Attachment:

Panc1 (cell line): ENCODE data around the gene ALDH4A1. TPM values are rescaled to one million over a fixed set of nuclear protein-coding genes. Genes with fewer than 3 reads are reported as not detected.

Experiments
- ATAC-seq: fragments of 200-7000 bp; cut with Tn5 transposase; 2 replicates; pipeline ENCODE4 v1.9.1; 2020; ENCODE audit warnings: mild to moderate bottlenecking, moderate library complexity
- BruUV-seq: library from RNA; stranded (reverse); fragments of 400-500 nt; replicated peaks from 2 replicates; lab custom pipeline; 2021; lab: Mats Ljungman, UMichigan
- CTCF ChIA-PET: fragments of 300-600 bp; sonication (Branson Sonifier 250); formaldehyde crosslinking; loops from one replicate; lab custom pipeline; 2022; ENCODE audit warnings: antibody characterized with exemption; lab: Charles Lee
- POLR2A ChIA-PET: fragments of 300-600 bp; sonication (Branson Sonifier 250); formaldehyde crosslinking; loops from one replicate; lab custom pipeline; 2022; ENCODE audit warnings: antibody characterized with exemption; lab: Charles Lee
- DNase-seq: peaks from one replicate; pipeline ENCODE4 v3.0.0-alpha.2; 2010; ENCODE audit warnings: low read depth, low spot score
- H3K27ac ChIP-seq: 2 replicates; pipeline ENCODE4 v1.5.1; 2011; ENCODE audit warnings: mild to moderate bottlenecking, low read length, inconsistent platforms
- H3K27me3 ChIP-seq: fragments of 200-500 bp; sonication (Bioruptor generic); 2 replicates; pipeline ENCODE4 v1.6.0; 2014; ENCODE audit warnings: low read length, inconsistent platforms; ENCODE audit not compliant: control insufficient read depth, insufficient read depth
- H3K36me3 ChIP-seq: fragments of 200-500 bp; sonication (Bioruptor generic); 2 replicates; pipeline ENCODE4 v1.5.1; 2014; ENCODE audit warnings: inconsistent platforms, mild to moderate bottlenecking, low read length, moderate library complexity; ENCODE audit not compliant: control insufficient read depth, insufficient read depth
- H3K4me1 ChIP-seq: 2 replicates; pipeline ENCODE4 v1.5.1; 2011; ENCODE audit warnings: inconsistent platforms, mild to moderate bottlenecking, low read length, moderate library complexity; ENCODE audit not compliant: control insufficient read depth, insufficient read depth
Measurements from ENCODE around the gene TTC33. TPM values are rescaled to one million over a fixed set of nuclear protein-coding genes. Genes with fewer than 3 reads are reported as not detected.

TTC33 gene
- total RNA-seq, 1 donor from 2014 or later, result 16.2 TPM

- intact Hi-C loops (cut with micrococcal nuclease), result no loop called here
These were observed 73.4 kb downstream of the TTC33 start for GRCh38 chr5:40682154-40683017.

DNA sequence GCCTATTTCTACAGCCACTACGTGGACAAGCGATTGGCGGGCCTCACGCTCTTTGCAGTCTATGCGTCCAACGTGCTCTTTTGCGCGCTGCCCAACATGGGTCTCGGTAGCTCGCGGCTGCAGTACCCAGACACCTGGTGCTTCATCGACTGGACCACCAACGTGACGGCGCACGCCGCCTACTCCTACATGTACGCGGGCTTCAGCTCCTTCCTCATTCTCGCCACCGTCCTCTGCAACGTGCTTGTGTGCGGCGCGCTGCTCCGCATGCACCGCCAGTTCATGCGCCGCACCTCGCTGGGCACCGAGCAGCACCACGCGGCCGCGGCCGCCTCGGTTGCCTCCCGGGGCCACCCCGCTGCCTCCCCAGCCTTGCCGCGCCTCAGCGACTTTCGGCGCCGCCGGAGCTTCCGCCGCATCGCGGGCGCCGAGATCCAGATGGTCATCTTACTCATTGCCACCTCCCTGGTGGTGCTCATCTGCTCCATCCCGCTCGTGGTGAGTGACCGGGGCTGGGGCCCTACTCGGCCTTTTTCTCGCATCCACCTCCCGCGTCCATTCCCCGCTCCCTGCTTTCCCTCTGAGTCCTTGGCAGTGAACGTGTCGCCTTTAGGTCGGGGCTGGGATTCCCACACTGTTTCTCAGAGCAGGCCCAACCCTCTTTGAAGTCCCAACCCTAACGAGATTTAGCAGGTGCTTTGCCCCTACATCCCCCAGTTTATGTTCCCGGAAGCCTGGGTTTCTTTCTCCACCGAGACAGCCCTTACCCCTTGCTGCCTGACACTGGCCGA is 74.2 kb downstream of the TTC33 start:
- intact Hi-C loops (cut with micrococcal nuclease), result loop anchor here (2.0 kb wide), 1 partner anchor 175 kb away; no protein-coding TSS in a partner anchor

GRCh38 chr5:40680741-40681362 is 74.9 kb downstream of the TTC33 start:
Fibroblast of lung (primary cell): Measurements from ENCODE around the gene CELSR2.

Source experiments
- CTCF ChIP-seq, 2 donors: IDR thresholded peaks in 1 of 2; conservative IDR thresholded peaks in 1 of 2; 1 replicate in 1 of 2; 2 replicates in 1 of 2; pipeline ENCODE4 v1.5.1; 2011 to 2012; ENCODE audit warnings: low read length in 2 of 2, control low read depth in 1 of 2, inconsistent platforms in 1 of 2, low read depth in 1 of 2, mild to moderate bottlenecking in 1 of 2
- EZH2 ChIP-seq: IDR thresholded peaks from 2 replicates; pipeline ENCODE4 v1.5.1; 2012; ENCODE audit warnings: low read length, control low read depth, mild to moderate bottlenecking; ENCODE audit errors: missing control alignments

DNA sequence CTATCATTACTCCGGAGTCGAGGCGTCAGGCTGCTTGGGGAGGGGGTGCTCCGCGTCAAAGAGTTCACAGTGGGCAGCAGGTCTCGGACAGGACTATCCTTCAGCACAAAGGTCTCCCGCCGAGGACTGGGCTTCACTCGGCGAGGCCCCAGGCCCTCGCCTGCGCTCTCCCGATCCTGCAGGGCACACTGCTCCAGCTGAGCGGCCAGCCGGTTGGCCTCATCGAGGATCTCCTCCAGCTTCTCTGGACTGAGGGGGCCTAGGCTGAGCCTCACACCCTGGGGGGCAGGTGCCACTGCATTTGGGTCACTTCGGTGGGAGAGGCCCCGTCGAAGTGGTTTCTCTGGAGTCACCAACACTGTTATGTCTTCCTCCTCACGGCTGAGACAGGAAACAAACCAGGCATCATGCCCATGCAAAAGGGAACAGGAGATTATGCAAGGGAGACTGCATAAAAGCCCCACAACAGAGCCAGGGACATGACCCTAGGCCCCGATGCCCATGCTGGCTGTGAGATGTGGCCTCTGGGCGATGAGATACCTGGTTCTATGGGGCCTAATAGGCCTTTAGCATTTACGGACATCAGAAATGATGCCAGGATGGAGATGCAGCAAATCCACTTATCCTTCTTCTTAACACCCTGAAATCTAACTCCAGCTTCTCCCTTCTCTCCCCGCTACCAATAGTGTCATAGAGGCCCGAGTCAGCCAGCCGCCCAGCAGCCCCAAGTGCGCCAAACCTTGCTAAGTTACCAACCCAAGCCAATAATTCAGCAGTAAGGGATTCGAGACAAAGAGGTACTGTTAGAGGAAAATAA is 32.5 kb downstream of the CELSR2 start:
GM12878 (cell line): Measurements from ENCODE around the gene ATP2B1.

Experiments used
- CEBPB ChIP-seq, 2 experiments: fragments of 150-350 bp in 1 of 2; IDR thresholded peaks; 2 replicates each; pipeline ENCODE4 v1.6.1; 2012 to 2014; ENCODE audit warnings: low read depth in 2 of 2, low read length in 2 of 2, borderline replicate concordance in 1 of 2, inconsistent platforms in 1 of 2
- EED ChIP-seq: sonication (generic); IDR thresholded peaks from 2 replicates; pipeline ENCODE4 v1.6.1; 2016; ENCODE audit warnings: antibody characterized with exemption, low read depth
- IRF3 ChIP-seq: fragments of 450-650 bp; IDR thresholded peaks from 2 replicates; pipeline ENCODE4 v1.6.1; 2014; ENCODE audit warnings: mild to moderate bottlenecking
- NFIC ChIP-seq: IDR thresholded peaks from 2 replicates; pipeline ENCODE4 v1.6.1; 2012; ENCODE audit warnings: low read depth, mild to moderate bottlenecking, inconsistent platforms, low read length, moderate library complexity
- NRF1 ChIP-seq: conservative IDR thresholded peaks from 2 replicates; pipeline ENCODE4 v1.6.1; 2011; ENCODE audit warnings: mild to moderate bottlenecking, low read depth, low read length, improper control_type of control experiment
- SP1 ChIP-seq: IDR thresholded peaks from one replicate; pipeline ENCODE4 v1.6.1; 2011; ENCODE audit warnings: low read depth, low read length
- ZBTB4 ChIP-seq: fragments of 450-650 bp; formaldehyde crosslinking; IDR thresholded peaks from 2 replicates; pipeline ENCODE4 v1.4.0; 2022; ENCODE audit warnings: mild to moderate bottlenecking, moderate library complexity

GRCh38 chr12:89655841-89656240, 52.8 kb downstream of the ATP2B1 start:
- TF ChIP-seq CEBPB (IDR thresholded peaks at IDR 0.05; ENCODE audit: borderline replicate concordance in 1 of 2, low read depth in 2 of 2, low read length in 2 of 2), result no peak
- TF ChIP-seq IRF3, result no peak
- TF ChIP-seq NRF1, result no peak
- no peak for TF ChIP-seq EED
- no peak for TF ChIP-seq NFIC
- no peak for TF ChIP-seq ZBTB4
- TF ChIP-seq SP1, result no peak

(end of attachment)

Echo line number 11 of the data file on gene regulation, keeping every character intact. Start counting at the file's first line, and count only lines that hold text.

- H3K4me1 ChIP-seq: 2 replicates; pipeline ENCODE4 v1.5.1; 2011; ENCODE audit warnings: inconsistent platforms, mild to moderate bottlenecking, low read length, moderate library complexity; ENCODE audit not compliant: control insufficient read depth, insufficient read depth